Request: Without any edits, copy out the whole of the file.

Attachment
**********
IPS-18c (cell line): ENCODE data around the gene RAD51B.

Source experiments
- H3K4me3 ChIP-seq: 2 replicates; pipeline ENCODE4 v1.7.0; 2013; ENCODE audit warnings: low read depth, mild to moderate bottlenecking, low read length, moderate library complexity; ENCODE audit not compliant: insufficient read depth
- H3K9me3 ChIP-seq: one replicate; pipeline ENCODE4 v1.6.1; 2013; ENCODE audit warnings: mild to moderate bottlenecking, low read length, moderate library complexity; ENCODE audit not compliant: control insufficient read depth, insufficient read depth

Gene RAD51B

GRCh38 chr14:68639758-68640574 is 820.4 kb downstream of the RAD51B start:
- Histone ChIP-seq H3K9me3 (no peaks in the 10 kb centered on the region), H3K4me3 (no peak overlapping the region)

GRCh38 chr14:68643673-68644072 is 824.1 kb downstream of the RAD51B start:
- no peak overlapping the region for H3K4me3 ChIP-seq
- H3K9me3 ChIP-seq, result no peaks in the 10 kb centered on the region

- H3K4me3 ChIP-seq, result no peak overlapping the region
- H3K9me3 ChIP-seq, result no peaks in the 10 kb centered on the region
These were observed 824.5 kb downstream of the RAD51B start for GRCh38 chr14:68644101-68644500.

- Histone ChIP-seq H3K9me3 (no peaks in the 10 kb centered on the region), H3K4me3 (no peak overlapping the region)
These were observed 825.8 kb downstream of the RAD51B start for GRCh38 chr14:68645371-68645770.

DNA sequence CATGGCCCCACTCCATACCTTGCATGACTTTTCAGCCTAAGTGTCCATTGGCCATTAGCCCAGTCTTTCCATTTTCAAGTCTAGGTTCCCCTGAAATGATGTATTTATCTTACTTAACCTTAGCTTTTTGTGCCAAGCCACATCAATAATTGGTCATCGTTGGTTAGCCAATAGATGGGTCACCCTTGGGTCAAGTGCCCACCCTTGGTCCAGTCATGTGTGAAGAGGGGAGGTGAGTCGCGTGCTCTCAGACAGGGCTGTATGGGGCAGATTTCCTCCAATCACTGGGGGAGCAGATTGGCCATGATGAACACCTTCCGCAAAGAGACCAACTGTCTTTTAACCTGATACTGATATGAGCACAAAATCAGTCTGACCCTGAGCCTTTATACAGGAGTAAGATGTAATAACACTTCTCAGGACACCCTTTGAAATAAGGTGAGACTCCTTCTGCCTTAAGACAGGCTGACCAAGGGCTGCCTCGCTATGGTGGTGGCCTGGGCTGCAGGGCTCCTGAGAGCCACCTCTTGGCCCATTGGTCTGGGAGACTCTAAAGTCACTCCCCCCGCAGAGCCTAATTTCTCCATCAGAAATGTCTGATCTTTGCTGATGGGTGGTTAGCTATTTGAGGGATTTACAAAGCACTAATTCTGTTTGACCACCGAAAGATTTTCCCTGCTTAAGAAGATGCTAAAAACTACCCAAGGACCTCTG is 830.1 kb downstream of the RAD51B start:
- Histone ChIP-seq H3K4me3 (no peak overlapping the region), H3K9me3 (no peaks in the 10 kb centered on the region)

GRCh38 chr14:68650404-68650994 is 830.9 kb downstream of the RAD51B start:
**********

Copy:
IPS-18c (cell line): ENCODE data around the gene RAD51B.

Source experiments
- H3K4me3 ChIP-seq: 2 replicates; pipeline ENCODE4 v1.7.0; 2013; ENCODE audit warnings: low read depth, mild to moderate bottlenecking, low read length, moderate library complexity; ENCODE audit not compliant: insufficient read depth
- H3K9me3 ChIP-seq: one replicate; pipeline ENCODE4 v1.6.1; 2013; ENCODE audit warnings: mild to moderate bottlenecking, low read length, moderate library complexity; ENCODE audit not compliant: control insufficient read depth, insufficient read depth

Gene RAD51B

GRCh38 chr14:68639758-68640574 is 820.4 kb downstream of the RAD51B start:
- Histone ChIP-seq H3K9me3 (no peaks in the 10 kb centered on the region), H3K4me3 (no peak overlapping the region)

GRCh38 chr14:68643673-68644072 is 824.1 kb downstream of the RAD51B start:
- no peak overlapping the region for H3K4me3 ChIP-seq
- H3K9me3 ChIP-seq, result no peaks in the 10 kb centered on the region

- H3K4me3 ChIP-seq, result no peak overlapping the region
- H3K9me3 ChIP-seq, result no peaks in the 10 kb centered on the region
These were observed 824.5 kb downstream of the RAD51B start for GRCh38 chr14:68644101-68644500.

- Histone ChIP-seq H3K9me3 (no peaks in the 10 kb centered on the region), H3K4me3 (no peak overlapping the region)
These were observed 825.8 kb downstream of the RAD51B start for GRCh38 chr14:68645371-68645770.

DNA sequence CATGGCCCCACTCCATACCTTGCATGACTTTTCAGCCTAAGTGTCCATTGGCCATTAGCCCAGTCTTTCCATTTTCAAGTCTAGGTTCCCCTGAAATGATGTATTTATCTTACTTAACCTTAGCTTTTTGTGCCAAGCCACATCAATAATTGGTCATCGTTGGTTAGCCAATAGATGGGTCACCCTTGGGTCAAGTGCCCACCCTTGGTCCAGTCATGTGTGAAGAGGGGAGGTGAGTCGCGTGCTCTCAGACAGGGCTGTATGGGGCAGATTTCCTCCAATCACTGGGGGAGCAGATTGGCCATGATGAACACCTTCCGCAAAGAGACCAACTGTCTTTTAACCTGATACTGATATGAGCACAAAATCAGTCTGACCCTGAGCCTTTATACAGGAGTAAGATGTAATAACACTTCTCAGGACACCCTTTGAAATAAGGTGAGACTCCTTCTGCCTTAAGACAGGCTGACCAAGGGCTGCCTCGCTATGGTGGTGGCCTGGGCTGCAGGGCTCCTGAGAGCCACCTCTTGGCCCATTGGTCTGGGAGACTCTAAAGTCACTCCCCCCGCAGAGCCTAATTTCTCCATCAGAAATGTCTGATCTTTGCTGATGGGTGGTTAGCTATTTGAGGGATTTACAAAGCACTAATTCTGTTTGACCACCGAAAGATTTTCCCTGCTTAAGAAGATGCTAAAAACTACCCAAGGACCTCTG is 830.1 kb downstream of the RAD51B start:
- Histone ChIP-seq H3K4me3 (no peak overlapping the region), H3K9me3 (no peaks in the 10 kb centered on the region)

GRCh38 chr14:68650404-68650994 is 830.9 kb downstream of the RAD51B start: